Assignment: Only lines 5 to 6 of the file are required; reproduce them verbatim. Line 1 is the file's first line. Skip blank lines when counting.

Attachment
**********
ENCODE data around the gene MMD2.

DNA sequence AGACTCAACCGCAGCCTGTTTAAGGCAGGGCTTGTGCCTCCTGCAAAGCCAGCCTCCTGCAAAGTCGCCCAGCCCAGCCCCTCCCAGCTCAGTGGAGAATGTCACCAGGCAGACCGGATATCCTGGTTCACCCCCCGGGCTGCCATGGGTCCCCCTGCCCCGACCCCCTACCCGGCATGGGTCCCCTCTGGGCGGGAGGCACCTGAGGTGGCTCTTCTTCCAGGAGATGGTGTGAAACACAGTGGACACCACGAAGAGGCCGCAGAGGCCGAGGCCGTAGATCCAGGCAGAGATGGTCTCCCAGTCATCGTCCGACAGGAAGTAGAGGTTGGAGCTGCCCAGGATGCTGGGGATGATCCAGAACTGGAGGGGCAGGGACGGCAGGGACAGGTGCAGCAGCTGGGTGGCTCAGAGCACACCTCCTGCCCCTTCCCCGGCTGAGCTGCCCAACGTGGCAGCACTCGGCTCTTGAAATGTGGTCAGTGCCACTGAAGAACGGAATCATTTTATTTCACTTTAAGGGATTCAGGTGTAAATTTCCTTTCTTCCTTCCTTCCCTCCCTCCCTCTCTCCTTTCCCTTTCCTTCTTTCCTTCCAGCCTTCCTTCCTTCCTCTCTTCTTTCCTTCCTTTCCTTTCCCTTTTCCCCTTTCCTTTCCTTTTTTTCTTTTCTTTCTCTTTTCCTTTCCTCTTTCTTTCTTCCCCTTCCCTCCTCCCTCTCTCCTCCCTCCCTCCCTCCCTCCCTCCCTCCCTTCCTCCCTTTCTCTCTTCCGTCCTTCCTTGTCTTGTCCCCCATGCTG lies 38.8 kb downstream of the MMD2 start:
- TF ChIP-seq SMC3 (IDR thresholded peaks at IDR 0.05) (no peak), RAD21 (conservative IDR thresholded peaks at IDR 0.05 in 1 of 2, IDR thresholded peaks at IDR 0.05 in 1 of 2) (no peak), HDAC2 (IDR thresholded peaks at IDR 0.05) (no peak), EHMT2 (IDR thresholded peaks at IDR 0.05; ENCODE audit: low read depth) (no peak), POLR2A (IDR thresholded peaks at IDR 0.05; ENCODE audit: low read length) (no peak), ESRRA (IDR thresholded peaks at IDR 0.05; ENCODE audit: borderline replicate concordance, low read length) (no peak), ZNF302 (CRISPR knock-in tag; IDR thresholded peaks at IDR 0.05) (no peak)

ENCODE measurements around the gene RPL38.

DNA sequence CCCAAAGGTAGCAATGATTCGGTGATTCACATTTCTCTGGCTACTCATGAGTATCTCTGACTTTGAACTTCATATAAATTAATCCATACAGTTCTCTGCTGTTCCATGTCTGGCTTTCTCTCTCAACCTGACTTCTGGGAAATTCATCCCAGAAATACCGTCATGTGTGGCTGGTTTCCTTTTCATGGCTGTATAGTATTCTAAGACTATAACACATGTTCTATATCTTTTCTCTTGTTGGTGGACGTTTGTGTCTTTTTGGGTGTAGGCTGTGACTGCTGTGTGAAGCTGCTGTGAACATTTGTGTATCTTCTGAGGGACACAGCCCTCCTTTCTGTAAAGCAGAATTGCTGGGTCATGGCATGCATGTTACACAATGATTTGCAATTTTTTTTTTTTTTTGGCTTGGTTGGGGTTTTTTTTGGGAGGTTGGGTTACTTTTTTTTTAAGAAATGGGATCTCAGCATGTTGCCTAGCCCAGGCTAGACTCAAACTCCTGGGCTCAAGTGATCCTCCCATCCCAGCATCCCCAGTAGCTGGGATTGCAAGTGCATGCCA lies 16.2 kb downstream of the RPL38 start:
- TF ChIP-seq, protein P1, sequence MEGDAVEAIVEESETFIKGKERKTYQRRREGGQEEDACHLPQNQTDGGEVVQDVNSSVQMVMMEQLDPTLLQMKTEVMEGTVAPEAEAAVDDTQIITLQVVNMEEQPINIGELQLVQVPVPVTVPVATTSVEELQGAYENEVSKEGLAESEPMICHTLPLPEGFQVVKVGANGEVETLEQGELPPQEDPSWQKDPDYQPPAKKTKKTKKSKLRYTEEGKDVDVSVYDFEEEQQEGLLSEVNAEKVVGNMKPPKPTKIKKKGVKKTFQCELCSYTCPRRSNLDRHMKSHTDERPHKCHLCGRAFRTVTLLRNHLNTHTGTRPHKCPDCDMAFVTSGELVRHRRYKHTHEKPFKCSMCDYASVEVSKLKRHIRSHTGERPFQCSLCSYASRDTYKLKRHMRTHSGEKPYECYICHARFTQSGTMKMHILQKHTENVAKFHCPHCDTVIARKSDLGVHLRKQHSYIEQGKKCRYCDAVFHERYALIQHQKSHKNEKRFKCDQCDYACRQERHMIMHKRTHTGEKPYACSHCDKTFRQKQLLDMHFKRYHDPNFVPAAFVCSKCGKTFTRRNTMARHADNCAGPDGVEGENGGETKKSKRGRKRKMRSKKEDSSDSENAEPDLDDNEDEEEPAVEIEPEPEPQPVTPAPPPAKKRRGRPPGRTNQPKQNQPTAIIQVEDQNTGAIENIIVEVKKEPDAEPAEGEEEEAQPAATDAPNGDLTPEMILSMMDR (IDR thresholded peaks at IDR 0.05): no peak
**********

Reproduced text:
DNA sequence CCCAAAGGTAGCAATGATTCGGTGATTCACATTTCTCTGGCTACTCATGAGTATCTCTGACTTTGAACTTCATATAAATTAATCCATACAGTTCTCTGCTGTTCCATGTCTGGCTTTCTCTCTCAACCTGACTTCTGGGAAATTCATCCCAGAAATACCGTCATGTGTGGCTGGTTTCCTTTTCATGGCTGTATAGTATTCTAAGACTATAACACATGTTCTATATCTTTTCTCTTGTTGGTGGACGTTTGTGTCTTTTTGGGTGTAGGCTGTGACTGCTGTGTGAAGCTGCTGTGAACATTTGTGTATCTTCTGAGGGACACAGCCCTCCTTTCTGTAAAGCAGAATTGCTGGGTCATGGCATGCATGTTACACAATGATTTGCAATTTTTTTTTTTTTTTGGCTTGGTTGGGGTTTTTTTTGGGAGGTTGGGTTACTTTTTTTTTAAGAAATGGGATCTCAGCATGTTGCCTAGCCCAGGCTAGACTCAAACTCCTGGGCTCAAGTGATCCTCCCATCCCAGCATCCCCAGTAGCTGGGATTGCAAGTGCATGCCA lies 16.2 kb downstream of the RPL38 start:
- TF ChIP-seq, protein P1, sequence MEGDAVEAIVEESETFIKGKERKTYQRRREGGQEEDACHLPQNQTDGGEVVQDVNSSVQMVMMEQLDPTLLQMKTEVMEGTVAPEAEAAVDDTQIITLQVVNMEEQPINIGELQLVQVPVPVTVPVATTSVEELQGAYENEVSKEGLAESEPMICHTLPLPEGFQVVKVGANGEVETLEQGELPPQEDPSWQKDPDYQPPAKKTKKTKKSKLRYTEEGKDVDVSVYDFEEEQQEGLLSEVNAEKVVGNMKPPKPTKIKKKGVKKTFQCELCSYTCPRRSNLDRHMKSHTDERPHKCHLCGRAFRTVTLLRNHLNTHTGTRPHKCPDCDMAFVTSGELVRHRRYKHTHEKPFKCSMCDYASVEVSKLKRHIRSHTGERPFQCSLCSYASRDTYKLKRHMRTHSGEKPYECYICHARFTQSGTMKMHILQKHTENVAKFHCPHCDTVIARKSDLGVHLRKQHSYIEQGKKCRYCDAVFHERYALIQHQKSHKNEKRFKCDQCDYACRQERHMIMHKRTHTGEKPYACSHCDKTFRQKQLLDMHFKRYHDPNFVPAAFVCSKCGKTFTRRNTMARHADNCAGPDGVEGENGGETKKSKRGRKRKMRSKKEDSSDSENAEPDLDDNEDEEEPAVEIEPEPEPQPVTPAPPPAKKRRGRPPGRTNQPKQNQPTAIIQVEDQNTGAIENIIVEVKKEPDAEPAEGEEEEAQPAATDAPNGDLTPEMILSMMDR (IDR thresholded peaks at IDR 0.05): no peak